Golf mats are used as tees at driving ranges and golf courses, as private in-home practice tees, and as putting greens in training centers, sporting goods stores and homes. The synthetic material is often cheaper to replace than real grass, is more durable and thrives equally in any environment.
Mats at Ranges
The most common place to find turf mats is at driving ranges. There are several reasons for this. First, driving range tees take an extraordinary amount of wear. Whereas the divots on a golf course are likely to be spread out across fairways, rough and larger tee boxes, the repetitive swings at a driving range are focused on an extremely small area, which would leave a grass area significantly damaged. For driving ranges that are able to re-turf and reseed driving range tees regularly, this is less of a problem, but artificial turf is a cheaper solution. In addition, many newer driving ranges are indoors, where growing conditions are eminently worse in the absence of rain and sunlight.
Mats on Courses
Mats on courses are the least common, but there are some courses which use mats on some or all of the tee boxes. The reasons vary. Often, mats will be found at city courses, which are much more heavily used than other courses. Some courses can simply not afford to repair grass tees as often as is necessary. Other courses may have other trouble with growing sufficient short grass, such as diseases or excessive dryness. Mats at golf courses are a relatively rare occurrence, however.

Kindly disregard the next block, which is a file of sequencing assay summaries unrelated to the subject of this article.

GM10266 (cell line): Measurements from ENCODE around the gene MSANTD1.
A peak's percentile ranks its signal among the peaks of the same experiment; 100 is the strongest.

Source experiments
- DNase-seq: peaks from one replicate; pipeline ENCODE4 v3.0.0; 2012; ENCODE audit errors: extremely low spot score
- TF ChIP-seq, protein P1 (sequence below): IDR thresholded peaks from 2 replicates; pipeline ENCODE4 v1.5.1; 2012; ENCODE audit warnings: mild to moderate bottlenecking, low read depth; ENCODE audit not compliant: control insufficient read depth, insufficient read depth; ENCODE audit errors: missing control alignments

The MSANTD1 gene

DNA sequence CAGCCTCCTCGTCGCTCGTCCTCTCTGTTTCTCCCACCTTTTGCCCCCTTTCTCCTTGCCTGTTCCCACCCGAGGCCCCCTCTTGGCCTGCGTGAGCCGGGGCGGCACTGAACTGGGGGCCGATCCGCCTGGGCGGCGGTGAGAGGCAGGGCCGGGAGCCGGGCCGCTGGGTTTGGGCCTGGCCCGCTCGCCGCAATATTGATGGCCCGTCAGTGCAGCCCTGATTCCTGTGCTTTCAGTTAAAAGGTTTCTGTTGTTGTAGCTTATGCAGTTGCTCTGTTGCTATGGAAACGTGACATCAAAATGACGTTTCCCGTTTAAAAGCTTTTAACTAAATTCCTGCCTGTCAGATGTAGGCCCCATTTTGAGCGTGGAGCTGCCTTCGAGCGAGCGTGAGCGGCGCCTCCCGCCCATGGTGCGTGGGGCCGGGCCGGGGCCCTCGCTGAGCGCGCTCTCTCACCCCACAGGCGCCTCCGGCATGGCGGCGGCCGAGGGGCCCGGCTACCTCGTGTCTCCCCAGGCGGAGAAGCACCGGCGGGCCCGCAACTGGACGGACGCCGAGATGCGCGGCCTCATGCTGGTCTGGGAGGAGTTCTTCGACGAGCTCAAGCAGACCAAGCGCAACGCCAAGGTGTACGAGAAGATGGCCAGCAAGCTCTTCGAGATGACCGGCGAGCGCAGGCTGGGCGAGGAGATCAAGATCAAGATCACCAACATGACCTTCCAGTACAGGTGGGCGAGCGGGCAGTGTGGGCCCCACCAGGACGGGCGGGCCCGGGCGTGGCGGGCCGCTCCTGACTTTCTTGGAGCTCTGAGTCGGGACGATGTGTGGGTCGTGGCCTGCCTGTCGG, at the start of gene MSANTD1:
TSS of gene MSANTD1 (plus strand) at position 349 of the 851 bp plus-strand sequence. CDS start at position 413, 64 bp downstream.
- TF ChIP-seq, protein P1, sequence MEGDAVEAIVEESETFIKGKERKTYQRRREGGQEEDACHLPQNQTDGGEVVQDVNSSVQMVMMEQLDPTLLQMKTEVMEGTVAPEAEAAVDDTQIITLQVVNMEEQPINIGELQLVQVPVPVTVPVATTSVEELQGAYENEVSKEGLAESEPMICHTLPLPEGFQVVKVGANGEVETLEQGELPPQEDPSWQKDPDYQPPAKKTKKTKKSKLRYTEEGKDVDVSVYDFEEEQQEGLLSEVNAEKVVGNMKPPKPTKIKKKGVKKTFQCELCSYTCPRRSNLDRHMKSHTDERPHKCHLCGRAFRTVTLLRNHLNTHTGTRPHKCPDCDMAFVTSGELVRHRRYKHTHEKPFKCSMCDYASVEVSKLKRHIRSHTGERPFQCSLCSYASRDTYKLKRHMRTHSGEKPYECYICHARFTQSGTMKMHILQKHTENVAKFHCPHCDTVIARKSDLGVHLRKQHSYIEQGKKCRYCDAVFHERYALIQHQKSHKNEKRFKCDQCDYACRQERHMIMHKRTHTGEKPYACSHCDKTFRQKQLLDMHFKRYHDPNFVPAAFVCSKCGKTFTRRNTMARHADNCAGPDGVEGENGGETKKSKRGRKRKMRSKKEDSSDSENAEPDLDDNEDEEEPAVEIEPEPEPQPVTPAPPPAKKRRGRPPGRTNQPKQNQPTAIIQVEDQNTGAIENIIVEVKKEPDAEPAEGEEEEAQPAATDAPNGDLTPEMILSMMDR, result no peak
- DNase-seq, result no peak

Golf mats are also available for private use. These private mats are both tee-mats and green-turf. They are chiefly popular for golfers in colder climates who use the mats during the winter months in order to keep their games in shape for the spring. When mats are used indoors, they must be used with a net properly adjusted to catch the golf balls after they are struck.
The advantages of artificial turf mats are myriad. They can be used indoors, unlike grass mats. They are more durable; one chunked shot off of grass will leave a divot area that is permanently unusable, whereas a chunked shot off of turf is likely to have no worse effects than a jarred wrist. But primarily, mats are popular because they are cheaper than grass and easier to maintain.
There are several disadvantages to golf mats, stemming from the fact that mats react in different ways than grass to the impact of a golf club. First, mats can be over-hardened, especially after a long period of use, which leads to a completely different feel that is more like hitting off of hard pan than grass. Second, turf can tend to glide the club along the surface. As a result, swings that would have led to a chunked shot on grass simply glide along the surface and make good contact. Thus, practicing on turf can lead to bad habits which the turf does not punish, but would be punished by grass. In addition, the stiffness of some mats can lead to wrist injuries on badly mis-hit shots.